Oh God, no! He’s not going to talk about Amtrak again!

Yes, I am, but it’s good. Trust me, it’s good.

Back from three weeks in Chicago visiting family. I had hoped to visit with a couple friends, too – ran out of time.

Overall the trip was wonderful. Tomorrow I’ll write about some of the things I saw and did.

Two of my last three posts were about the rigors of the Amtrak train trip out there. The trip back was much more pleasant though, mostly because the train was never terribly late and arrived on time.

After stepping off the train in Chicago more than six hours late I sent an email to Amtrak’s CEO, Charles Wickliffe “Wick” Moorman IV, suggesting Amtrak do a better job communicating the timeliness of its trains, especially when it was common knowledge to Amtrak that a train would likely be late (on the trip to Chicago I overheard one of the conductor’s mention talk about a 13 mile stretch coming up where the train was going to lose an hour).

In the days just before my return train was to leave I got a couple emails from Amtrak telling me about an area that could cause the train to lose 1 – 2 hours because of track repaired. There was also a notice on the website about the possible loss of time. I thought that was a good effort. Also, while on the train there were a few times the conductor announced a likely delay and why it would occur.

For the most part, the train stayed close to schedule until Albuquerque where we sat for almost an hour. As the train made its way across New Mexico and into Arizona it fell further and further behind schedule so that by the time we reached Needles California we were 90 minutes late. From there on the engineer did a nice job picking up time, but we were still an hour late when we reached San Bernardino.

I had a connecting train to take me from L.A. to Ventura, that I was hoping to catch, but at the current pace I figured we roll into L.A. at 9:13 a.m. and my train to Ventura would leave at 9:14. You can see my dilemma. The next train for me would be at 12:30 p.m. To my delight the engineer managed to cut large chunks off that 60-minute deficit at the next three stops so that we rolled into LA’s Union Station just 20 minutes late and I had more than enough time to catch my connecting train.

All-in-all, the trip restored my faith in Amtrak. However, I will never sit on a train for two days again. Being confined that long in a limited space with a train-full of strangers became painful. It’s also too hard to sleep comfortably in a chair, even if the chair is relatively comfortable. There are only two ways I will ever make such a trip again. I might do it if I could afford a sleeping car (right now $150 or so for the coach, about $700 for the sleeper with a senior discount). Or I might plan a trip three or four stop train trip, go 1/4 – 1/3 of the way each day and spend some time being a tourist at each stop. Otherwise, I’ll fly.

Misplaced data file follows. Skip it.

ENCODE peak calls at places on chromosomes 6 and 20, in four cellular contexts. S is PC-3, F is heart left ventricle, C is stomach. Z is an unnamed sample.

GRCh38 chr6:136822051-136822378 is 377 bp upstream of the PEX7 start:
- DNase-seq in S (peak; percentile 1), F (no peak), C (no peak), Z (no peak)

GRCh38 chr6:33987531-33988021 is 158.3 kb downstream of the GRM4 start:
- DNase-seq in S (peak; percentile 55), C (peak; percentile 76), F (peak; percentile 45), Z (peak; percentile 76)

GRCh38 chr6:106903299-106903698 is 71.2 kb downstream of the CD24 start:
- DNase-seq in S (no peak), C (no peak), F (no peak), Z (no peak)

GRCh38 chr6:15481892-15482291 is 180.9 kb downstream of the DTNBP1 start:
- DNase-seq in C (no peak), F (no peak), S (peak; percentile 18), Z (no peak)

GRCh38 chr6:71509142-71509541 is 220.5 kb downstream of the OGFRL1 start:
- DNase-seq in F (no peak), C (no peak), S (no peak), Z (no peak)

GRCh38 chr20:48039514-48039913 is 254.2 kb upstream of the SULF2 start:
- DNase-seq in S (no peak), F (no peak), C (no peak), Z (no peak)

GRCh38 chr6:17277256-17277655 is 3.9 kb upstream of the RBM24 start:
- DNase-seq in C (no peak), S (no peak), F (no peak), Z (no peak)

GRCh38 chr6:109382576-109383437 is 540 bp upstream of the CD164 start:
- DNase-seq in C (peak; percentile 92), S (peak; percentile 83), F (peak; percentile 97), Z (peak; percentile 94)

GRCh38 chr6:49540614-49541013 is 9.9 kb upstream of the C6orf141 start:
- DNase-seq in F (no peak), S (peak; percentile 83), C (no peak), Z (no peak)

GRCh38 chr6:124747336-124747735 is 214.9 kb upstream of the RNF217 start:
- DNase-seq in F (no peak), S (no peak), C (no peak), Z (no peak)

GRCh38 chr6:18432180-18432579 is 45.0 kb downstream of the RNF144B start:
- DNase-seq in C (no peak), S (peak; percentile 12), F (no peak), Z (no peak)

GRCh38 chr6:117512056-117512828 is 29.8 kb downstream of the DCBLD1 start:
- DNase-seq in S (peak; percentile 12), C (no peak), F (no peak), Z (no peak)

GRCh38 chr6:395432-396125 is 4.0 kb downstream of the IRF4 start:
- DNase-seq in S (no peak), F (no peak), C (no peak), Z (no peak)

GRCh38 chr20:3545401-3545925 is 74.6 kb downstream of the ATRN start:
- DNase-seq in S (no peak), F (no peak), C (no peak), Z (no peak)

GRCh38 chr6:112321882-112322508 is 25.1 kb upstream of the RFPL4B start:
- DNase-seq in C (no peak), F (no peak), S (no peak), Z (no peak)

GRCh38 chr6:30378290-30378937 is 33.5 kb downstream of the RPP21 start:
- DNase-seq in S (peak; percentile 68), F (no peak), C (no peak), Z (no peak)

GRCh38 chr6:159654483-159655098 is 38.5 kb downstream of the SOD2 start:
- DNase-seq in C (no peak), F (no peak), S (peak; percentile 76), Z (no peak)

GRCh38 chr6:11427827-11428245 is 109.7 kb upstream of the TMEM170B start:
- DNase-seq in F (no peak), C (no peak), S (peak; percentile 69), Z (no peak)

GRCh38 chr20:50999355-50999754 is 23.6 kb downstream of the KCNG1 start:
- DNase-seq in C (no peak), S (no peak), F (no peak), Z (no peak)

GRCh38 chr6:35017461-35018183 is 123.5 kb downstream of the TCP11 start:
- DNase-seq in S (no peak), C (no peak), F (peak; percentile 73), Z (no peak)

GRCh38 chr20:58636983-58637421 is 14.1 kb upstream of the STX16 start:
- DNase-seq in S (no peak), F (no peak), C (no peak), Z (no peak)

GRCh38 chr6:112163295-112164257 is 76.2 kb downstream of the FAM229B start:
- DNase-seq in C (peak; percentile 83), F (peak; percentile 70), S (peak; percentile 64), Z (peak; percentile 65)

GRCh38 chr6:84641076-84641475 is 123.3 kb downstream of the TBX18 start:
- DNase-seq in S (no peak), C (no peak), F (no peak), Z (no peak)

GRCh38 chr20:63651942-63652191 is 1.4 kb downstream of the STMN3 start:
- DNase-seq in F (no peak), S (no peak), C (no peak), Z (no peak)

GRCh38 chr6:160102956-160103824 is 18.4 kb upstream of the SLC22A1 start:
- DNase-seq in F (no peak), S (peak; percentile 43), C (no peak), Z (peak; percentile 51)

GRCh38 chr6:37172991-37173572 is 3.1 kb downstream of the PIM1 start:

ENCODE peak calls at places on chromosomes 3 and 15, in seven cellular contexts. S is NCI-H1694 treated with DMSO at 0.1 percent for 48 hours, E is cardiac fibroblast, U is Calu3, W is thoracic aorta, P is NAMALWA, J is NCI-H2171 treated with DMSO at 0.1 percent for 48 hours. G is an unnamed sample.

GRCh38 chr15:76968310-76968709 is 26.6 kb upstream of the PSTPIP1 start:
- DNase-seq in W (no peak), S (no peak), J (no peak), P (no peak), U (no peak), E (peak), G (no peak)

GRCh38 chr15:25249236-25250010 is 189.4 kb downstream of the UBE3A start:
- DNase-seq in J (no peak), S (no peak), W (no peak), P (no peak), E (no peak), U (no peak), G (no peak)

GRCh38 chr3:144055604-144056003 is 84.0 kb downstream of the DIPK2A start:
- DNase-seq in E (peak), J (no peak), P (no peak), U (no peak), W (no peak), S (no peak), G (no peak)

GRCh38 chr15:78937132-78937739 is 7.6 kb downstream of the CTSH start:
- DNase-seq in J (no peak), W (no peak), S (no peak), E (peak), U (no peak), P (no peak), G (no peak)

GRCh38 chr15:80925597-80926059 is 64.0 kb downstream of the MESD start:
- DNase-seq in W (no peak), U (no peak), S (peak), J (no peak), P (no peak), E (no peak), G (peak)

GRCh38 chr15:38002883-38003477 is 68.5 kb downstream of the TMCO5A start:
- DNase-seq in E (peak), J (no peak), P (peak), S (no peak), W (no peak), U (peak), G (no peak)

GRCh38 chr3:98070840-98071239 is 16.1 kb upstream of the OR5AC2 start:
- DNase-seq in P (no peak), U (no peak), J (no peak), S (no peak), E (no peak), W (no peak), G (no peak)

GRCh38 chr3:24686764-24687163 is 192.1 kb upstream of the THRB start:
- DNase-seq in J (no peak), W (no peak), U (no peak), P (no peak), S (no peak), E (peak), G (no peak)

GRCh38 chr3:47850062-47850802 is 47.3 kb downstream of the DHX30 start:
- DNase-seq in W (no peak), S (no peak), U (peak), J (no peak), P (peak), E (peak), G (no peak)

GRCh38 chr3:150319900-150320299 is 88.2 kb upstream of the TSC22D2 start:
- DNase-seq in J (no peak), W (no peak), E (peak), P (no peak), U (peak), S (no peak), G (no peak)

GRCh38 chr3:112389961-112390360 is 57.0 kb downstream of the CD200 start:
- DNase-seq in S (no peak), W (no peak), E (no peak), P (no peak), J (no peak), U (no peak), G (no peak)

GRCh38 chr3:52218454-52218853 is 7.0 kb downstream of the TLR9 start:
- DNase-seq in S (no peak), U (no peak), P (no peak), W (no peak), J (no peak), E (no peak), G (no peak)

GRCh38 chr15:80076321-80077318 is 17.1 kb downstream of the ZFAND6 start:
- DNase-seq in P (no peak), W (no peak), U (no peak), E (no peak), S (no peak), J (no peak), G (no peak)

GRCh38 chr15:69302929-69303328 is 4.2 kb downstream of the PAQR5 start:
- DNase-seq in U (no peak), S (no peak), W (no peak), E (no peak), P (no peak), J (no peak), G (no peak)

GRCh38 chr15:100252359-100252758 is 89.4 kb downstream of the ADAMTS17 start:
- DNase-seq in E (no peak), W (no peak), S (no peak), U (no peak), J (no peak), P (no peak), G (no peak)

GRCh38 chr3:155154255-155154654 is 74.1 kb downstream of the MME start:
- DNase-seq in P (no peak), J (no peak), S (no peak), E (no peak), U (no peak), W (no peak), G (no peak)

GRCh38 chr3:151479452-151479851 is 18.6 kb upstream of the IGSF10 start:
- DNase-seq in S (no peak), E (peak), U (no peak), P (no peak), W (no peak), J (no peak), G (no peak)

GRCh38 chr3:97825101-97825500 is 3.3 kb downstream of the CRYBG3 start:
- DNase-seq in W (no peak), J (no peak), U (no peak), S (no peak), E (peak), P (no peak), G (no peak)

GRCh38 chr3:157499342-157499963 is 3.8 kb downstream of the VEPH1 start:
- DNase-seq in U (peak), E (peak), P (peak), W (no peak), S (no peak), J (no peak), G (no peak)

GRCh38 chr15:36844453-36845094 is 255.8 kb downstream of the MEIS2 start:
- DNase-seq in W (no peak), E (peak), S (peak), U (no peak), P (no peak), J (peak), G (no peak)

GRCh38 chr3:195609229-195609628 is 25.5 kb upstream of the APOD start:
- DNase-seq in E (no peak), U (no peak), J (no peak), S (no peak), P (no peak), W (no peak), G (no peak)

A few things I learned:

  • Always bring an extra layer of clothing (sweatshirt or jacket and sweatpants) and maybe a blanket. Also, bring a pillow or at least a towel to roll and use as a pillow. Sometimes the air conditioning is left on and it can get colder than a you-know-what.Amtrak Southwest Chief Lounge Car
  • Bring a couple books and/or a Kindle, Nook, or Tablet and headphones or earphones (to while away the time you can read, listen to music, or watch videos, but you’ll need to listen privately.
  • You might find a set of earplugs useful, especially if someone nearby is having a conversation you don’t want to overhear or if the person in the aisle seat next to you snores.
  • If you can’t sleep in your seat or you become uncomfortable sitting you can walk the train, which I did often, and sit in the lounge car which has a sunny and pleasant view of the passing scenery. At night you might be able to find a place to stretch out a bit more than you can in your seat. The lounge car was my second home on the train.
  • Pack some food – sandwiches, bagels, muffins, salads, fruit, snacks, etc. Nothing that needs heating, though. Microwaves are not available for passenger use. Meals on the train, while often fairly good, are expensive. Snacks are also expensive. I bought a six-ounce container of donut holes and a small bag of M & M’s for six dollars. I could have gotten both for $4 or less in a grocery store.
  • Take advantage of any opportunity to get off the train. The few minutes of fresh air will do you good and you might see a use for your cell phone camera.

Right now I’m planning one long train trip and a couple shorter ones. First I’ll be spending some time in San Francisco, in January I think I’ll go to Albuquerque. Then in April the long one up to Seattle. Driving up there would take a minimum of 20 hours non-stop, but the train trip is 33 hours. Right now I’m trying to decide the most convenient and interesting place or places somewhere in the middle to stop and spend a day both going up and coming back.

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